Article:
A 'Carpet' of Ancient Stone Tools Uncovered in the Sahara
It's an archaeologist's dream come true: a new intensive study of a massive outcrop of sandstone in the middle of the Saharan desert has revealed that it is covered in ancient stone tools, with an average of 75 distinct tools per square meter.
They are calling the massive archaeological site at the Messak Settafet escarpment a "carpet" of ancient tools, or a "man-made landscape" long before asphalt and roads existed.
So what just made this region such a historic treasure trove? Experts are suggesting that early humans have been discarding the tools they used here for over hundreds of thousands of years, and because there is little rain or wind to break these tools down or wash them away, they have simply built up over time.
And while the occasionally discarded piece of hand-chipped stone doesn't sound like it could amount to much, initial surveys of the escarpment have estimated that there are 75 million tools and other archaeological objects per square kilometer. The Messak Settafet runs a total length of 350 kilometers, and can get as wide as 60 km - that's a mind boggling number of tools just laying around in the sand. (Scroll to read on...)
"The Messak sandstone, now in the middle of the vast sand seas of Libya, would have been a high quality rock for hominins to fracture - the landscape is in effect a carpet of stone tools, most probably made in the Middle and Upper Pleistocene," Robert Foley of the University of Cambridge, who studied the escarpment with colleague Marta Mirazón Lahr, explained in a statement.
The results of their work were recently published in the journal PLOS One.
Mirazón Lahr added that although experts are theorizing the Anthropocene - when humans began to truly impact the environments they inhabited - may have been up to 10,000 years ago (when forest clearing and agriculture began), a small impact may have began much earlier.
"Making stone tools dates back more than two million years, and little research has been done on the impact of this activity," she said. "The Messak Settafet is the earliest demonstrated example of the scars of human activity across an entire landscape; the effects of our technology on the environment may be considerably older than previously thought."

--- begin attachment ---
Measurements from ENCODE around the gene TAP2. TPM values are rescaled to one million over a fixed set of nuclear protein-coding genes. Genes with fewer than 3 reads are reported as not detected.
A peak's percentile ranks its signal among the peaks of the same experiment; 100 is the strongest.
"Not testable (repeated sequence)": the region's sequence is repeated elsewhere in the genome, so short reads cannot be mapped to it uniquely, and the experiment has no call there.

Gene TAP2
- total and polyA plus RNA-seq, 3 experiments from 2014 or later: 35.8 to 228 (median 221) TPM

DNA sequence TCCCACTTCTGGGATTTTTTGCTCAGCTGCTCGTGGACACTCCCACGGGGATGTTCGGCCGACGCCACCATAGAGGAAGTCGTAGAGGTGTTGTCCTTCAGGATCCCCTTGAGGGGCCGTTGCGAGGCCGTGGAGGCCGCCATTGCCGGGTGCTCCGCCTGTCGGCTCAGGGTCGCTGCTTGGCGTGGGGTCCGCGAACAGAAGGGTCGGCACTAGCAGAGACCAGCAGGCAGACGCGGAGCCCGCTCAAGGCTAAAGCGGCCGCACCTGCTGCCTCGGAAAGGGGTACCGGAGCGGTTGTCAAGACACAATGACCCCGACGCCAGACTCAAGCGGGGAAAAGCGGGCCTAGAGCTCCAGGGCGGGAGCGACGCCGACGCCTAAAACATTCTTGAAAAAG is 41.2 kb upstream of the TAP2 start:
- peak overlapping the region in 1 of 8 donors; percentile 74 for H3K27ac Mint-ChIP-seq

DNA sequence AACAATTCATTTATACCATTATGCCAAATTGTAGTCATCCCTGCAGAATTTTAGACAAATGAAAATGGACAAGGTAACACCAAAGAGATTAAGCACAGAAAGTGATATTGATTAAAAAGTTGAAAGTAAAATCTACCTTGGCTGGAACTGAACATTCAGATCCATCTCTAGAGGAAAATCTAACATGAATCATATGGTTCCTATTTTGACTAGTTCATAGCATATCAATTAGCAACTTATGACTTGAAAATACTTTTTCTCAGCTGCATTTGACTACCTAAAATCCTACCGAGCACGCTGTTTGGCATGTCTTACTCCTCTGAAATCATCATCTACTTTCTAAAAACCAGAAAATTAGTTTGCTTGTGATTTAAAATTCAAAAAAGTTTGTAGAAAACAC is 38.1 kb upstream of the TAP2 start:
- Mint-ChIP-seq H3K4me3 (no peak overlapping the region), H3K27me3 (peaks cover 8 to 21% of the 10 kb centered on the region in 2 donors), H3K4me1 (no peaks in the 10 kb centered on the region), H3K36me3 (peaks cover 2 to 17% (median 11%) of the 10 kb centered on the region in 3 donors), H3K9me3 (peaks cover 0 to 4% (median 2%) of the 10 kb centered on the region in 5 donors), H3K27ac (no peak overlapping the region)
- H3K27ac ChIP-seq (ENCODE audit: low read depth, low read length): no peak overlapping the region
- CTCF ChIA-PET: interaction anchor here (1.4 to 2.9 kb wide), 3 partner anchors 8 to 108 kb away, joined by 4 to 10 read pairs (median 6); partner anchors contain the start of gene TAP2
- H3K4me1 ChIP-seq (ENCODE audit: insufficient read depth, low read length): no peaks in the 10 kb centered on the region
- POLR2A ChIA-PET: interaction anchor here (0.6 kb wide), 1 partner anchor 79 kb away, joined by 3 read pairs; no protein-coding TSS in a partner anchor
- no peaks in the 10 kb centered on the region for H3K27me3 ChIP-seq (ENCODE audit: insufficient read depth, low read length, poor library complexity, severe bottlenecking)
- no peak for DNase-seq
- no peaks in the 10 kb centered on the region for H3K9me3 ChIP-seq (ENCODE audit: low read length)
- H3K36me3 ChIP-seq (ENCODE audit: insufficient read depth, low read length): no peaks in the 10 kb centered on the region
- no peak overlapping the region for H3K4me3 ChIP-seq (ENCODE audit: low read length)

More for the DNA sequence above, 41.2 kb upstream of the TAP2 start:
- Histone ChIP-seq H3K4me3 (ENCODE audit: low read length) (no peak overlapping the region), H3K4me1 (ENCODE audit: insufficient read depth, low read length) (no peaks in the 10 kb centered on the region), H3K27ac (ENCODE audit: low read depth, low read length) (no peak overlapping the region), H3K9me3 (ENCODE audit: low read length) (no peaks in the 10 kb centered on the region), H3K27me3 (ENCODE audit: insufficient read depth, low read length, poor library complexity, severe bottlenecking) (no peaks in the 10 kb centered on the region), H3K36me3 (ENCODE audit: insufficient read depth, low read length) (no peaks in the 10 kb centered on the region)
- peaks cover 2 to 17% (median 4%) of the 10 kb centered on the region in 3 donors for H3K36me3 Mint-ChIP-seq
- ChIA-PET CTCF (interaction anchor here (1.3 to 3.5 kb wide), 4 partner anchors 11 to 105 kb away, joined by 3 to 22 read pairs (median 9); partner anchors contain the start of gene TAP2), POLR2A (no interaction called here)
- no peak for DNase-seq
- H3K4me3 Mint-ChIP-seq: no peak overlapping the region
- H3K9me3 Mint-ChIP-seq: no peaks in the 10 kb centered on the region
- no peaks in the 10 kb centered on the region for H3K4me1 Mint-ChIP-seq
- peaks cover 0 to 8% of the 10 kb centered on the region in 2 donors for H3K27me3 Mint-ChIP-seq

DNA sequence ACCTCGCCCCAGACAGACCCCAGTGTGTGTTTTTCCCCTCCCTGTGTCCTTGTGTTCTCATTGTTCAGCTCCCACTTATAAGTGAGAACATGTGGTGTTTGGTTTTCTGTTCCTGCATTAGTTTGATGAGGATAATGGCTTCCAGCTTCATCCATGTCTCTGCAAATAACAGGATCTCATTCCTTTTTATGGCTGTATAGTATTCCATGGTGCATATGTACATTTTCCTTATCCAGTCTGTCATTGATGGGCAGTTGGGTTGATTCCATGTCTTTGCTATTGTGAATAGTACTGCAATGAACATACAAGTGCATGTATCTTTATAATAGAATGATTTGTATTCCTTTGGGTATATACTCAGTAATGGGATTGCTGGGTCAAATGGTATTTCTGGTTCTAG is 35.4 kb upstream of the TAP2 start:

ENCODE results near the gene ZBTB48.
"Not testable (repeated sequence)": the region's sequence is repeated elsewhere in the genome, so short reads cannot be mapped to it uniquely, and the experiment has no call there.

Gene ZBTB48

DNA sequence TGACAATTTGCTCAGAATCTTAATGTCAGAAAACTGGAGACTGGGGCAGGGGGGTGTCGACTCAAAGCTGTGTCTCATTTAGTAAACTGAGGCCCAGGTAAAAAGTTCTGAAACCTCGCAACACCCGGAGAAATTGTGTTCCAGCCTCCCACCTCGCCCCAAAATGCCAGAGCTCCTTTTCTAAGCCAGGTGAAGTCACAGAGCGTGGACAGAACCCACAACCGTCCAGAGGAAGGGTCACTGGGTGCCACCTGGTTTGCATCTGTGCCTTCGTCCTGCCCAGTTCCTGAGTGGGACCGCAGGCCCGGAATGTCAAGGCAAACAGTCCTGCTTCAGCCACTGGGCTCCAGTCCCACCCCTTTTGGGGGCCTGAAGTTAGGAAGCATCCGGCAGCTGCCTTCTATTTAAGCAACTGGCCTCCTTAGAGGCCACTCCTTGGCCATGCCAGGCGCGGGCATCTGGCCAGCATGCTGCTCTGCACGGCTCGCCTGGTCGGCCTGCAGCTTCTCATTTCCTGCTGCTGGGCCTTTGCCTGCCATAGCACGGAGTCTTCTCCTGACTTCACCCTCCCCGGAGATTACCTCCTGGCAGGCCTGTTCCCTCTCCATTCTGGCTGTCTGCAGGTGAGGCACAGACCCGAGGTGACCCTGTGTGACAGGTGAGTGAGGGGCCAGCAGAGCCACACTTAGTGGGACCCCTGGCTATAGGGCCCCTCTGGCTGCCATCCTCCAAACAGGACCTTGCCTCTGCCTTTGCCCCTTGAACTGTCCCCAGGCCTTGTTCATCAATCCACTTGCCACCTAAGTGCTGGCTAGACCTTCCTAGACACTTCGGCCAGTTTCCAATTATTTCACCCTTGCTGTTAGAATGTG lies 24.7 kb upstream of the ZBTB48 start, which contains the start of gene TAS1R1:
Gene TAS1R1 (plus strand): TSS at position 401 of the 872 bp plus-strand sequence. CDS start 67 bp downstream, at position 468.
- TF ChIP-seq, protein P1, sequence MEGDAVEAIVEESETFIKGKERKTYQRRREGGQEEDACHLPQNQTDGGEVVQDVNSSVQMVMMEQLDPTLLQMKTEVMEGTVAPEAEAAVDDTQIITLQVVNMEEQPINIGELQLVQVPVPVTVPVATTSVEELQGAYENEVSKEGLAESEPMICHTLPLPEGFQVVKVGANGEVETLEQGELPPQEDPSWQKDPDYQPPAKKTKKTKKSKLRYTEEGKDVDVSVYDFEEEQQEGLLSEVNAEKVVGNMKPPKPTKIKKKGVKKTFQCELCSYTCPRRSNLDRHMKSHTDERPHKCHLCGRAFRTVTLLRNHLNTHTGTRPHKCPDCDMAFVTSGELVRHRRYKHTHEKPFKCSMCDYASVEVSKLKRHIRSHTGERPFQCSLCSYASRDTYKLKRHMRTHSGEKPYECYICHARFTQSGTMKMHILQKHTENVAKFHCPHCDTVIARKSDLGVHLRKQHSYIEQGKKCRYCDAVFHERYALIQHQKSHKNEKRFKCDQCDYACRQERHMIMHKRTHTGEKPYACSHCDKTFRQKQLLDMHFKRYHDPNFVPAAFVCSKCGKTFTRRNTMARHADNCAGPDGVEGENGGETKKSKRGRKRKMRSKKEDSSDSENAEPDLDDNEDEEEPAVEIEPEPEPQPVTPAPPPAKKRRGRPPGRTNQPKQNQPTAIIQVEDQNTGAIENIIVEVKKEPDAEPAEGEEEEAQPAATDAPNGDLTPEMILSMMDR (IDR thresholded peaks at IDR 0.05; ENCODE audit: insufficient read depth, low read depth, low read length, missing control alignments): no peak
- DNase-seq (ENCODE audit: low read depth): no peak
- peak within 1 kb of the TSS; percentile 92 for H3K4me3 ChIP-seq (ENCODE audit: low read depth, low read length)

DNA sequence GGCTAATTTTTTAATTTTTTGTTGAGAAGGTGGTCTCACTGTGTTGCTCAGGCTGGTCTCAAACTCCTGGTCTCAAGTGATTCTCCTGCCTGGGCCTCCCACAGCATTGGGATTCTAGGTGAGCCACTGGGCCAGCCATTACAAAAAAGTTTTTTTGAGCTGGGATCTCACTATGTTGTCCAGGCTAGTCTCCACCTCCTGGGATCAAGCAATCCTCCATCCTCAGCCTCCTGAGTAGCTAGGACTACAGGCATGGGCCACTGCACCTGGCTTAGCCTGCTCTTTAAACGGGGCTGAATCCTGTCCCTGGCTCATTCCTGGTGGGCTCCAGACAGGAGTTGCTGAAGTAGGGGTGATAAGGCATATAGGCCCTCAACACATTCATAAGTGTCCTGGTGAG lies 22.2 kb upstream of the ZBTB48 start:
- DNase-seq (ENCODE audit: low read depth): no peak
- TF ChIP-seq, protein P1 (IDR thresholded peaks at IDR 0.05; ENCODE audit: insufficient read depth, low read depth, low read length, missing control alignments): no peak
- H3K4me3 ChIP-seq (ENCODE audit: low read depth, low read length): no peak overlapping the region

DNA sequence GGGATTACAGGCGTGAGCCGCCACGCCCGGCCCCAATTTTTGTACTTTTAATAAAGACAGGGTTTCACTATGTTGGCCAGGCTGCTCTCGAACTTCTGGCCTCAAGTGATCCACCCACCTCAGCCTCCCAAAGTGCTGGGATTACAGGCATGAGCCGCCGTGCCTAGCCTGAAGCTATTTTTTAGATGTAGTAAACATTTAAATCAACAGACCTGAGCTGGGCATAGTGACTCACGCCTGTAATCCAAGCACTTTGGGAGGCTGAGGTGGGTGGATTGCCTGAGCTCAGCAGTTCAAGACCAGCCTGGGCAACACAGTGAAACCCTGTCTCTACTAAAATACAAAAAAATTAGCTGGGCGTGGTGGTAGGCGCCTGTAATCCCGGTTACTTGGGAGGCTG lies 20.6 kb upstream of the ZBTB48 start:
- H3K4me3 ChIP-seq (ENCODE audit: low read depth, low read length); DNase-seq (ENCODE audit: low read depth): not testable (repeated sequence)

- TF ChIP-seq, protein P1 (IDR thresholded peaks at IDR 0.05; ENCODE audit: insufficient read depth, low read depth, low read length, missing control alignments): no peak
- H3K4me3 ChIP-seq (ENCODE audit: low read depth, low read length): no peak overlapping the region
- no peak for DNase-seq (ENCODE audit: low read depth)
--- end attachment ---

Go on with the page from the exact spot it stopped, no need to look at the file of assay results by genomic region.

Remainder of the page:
The simplest of the tools were opportunistically hacked from the stone, leaving "bulbs of percussion" where they were chunked out. At a more complex level, the researchers found evidence that ancient humans went at boulders and outcrops with specifically designed tools, looking to split stone in just the right way. (Scroll to read on...)
"It is clear from the scale of activity how important stone tools were, and shows that African hominins were strongly technologically dependent," explained Foley. "Landscapes such as these must have been magnets for hominin populations, either for 'stone foraging trips' or residential occupation."
They suspect it was regions like this escarpment that made humans truly successful in the aptly named Stone Age.
"Hominins may well have become tethered to these areas, unable to stray too far if survival depended on access to the raw materials for tools, and forced to make other adaptations subservient to that need," added Mirazón Lahr.
This could be an important revelation about the Age, helping archaeologists more accurately theorize where early humans traveled and thrived.
The research pair even went as far as to use their surveys of the Messak Settafet to conduct an estimate of how much tool manufacturing went on throughout the whole of human evolution in Africa. They estimate an average density of between 0.5 and 5 million stone artifacts per square kilometer of Africa were crafted - the rough equivalent of up to 84 million Great Pyramids of Giza.
The takeaway? Our ancestors REALLY liked their tools.